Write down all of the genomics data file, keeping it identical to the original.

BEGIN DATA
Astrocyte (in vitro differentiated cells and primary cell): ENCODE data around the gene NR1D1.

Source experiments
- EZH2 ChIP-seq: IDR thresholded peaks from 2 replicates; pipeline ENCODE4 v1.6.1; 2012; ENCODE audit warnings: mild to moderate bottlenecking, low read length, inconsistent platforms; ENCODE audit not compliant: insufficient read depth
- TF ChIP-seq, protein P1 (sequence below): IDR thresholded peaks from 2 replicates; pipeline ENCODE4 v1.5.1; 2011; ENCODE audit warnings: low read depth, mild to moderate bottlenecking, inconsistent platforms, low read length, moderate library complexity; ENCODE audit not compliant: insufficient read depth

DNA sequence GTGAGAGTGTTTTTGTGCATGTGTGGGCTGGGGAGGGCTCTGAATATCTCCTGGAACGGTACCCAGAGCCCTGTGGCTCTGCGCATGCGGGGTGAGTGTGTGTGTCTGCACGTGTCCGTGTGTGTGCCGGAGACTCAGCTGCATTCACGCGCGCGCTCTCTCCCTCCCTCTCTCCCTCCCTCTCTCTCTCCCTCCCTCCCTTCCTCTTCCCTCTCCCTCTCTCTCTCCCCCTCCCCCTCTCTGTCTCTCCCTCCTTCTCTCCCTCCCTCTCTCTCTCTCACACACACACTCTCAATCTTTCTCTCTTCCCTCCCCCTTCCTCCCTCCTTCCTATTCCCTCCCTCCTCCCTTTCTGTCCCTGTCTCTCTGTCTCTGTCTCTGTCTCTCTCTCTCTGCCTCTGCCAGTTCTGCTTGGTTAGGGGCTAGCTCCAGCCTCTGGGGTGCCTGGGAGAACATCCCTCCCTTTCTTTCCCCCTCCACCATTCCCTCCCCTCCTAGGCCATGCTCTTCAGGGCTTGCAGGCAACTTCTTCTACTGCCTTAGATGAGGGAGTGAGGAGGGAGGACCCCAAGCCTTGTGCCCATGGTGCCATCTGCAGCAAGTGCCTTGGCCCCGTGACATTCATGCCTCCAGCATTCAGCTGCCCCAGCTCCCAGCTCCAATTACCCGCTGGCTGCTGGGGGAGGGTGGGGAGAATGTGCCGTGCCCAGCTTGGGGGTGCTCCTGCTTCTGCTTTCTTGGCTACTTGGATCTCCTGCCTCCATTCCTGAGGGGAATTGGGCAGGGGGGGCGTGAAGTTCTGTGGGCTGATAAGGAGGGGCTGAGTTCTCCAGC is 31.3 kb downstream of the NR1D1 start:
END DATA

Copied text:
Astrocyte (in vitro differentiated cells and primary cell): ENCODE data around the gene NR1D1.

Source experiments
- EZH2 ChIP-seq: IDR thresholded peaks from 2 replicates; pipeline ENCODE4 v1.6.1; 2012; ENCODE audit warnings: mild to moderate bottlenecking, low read length, inconsistent platforms; ENCODE audit not compliant: insufficient read depth
- TF ChIP-seq, protein P1 (sequence below): IDR thresholded peaks from 2 replicates; pipeline ENCODE4 v1.5.1; 2011; ENCODE audit warnings: low read depth, mild to moderate bottlenecking, inconsistent platforms, low read length, moderate library complexity; ENCODE audit not compliant: insufficient read depth

DNA sequence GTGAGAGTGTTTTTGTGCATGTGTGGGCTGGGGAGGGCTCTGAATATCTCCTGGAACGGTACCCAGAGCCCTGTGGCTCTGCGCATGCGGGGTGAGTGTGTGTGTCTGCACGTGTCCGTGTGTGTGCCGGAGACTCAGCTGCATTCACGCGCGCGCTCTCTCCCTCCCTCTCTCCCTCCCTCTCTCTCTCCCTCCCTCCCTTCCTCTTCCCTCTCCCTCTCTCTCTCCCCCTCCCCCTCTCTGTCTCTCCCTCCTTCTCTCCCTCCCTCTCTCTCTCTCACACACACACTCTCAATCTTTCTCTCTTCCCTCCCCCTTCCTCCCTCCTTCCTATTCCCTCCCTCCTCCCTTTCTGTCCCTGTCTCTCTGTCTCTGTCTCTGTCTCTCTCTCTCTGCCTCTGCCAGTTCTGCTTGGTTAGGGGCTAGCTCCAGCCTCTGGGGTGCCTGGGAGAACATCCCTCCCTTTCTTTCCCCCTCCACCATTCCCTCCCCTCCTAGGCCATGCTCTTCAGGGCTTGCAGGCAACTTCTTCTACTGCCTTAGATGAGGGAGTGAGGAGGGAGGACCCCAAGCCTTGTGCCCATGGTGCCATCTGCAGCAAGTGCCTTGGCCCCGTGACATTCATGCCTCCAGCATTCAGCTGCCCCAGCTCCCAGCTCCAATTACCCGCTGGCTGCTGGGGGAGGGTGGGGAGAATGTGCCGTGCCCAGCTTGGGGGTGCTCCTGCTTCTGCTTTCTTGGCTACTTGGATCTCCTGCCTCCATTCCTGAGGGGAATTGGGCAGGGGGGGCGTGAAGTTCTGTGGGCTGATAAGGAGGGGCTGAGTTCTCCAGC is 31.3 kb downstream of the NR1D1 start: